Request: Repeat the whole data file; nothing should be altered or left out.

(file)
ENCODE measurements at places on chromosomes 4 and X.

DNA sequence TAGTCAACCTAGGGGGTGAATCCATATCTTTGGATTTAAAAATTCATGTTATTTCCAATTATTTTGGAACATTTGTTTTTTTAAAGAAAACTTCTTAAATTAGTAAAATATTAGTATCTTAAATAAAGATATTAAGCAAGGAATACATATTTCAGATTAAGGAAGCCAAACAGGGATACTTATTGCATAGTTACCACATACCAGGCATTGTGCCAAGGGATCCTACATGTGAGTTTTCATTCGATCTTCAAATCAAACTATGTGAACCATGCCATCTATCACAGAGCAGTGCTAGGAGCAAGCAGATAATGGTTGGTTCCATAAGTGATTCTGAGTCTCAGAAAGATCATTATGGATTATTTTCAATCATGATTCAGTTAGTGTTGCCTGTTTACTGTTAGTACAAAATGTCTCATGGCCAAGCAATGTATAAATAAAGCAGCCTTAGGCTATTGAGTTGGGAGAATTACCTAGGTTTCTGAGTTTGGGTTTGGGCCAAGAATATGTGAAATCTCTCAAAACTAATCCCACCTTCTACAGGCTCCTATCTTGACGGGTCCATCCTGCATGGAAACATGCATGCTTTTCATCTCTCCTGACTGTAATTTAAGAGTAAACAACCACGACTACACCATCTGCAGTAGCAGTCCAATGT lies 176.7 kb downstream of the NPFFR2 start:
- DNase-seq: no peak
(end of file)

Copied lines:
ENCODE measurements at places on chromosomes 4 and X.

DNA sequence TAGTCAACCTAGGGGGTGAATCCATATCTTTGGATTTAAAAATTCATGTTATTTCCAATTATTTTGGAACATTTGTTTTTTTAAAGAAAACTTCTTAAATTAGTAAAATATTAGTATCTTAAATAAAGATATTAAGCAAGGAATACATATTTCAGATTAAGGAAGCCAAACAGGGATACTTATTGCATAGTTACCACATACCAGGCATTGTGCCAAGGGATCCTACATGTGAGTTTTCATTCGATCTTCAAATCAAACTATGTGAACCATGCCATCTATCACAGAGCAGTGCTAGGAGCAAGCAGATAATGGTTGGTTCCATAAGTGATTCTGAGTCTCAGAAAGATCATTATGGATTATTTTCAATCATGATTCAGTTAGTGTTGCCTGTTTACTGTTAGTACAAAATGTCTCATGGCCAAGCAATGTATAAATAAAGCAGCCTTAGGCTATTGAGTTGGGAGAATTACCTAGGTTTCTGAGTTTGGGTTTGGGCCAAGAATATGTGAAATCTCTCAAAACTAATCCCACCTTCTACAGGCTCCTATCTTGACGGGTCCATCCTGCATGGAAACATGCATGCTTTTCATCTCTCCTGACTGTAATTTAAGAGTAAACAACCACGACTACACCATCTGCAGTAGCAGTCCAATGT lies 176.7 kb downstream of the NPFFR2 start:
- DNase-seq: no peak